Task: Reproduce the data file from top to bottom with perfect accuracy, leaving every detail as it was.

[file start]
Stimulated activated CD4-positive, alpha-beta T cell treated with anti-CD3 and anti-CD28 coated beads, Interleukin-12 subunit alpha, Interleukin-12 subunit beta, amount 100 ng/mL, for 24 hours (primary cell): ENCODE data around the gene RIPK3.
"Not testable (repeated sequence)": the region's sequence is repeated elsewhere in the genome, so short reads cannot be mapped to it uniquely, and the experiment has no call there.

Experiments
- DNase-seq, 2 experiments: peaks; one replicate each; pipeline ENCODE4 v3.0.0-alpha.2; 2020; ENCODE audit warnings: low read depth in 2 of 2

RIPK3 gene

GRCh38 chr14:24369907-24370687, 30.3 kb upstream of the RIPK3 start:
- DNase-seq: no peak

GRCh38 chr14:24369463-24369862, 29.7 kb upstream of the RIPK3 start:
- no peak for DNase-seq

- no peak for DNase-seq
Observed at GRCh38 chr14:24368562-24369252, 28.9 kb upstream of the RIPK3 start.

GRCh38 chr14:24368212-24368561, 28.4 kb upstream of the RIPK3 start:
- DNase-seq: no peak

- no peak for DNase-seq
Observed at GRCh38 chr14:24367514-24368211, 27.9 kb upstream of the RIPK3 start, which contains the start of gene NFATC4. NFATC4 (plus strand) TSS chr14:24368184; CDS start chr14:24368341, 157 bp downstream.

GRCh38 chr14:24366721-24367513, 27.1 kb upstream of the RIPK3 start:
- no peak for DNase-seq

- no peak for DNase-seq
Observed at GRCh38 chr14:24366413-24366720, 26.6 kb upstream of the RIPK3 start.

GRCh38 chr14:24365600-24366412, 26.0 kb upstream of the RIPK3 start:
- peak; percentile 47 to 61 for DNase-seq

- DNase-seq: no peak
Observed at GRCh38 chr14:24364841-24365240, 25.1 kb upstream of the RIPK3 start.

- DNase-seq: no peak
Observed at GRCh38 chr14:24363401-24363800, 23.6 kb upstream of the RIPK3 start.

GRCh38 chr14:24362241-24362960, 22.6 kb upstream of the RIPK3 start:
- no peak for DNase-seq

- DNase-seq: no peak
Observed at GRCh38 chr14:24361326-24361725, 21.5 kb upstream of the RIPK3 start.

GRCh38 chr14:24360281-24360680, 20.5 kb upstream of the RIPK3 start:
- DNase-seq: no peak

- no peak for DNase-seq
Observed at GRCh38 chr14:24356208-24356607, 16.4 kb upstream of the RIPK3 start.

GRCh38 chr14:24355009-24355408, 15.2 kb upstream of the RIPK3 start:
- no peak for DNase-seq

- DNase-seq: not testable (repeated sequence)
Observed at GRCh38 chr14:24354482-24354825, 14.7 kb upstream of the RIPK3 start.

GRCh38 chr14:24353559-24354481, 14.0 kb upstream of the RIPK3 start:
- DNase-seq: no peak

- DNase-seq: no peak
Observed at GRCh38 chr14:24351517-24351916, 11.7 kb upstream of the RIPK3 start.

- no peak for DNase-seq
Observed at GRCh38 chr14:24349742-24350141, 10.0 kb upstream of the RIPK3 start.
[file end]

Stimulated activated CD4-positive, alpha-beta T cell treated with anti-CD3 and anti-CD28 coated beads, Interleukin-12 subunit alpha, Interleukin-12 subunit beta, amount 100 ng/mL, for 24 hours (primary cell): ENCODE data around the gene RIPK3.
"Not testable (repeated sequence)": the region's sequence is repeated elsewhere in the genome, so short reads cannot be mapped to it uniquely, and the experiment has no call there.

Experiments
- DNase-seq, 2 experiments: peaks; one replicate each; pipeline ENCODE4 v3.0.0-alpha.2; 2020; ENCODE audit warnings: low read depth in 2 of 2

RIPK3 gene

GRCh38 chr14:24369907-24370687, 30.3 kb upstream of the RIPK3 start:
- DNase-seq: no peak

GRCh38 chr14:24369463-24369862, 29.7 kb upstream of the RIPK3 start:
- no peak for DNase-seq

- no peak for DNase-seq
Observed at GRCh38 chr14:24368562-24369252, 28.9 kb upstream of the RIPK3 start.

GRCh38 chr14:24368212-24368561, 28.4 kb upstream of the RIPK3 start:
- DNase-seq: no peak

- no peak for DNase-seq
Observed at GRCh38 chr14:24367514-24368211, 27.9 kb upstream of the RIPK3 start, which contains the start of gene NFATC4. NFATC4 (plus strand) TSS chr14:24368184; CDS start chr14:24368341, 157 bp downstream.

GRCh38 chr14:24366721-24367513, 27.1 kb upstream of the RIPK3 start:
- no peak for DNase-seq

- no peak for DNase-seq
Observed at GRCh38 chr14:24366413-24366720, 26.6 kb upstream of the RIPK3 start.

GRCh38 chr14:24365600-24366412, 26.0 kb upstream of the RIPK3 start:
- peak; percentile 47 to 61 for DNase-seq

- DNase-seq: no peak
Observed at GRCh38 chr14:24364841-24365240, 25.1 kb upstream of the RIPK3 start.

- DNase-seq: no peak
Observed at GRCh38 chr14:24363401-24363800, 23.6 kb upstream of the RIPK3 start.

GRCh38 chr14:24362241-24362960, 22.6 kb upstream of the RIPK3 start:
- no peak for DNase-seq

- DNase-seq: no peak
Observed at GRCh38 chr14:24361326-24361725, 21.5 kb upstream of the RIPK3 start.

GRCh38 chr14:24360281-24360680, 20.5 kb upstream of the RIPK3 start:
- DNase-seq: no peak

- no peak for DNase-seq
Observed at GRCh38 chr14:24356208-24356607, 16.4 kb upstream of the RIPK3 start.

GRCh38 chr14:24355009-24355408, 15.2 kb upstream of the RIPK3 start:
- no peak for DNase-seq

- DNase-seq: not testable (repeated sequence)
Observed at GRCh38 chr14:24354482-24354825, 14.7 kb upstream of the RIPK3 start.

GRCh38 chr14:24353559-24354481, 14.0 kb upstream of the RIPK3 start:
- DNase-seq: no peak

- DNase-seq: no peak
Observed at GRCh38 chr14:24351517-24351916, 11.7 kb upstream of the RIPK3 start.

- no peak for DNase-seq
Observed at GRCh38 chr14:24349742-24350141, 10.0 kb upstream of the RIPK3 start.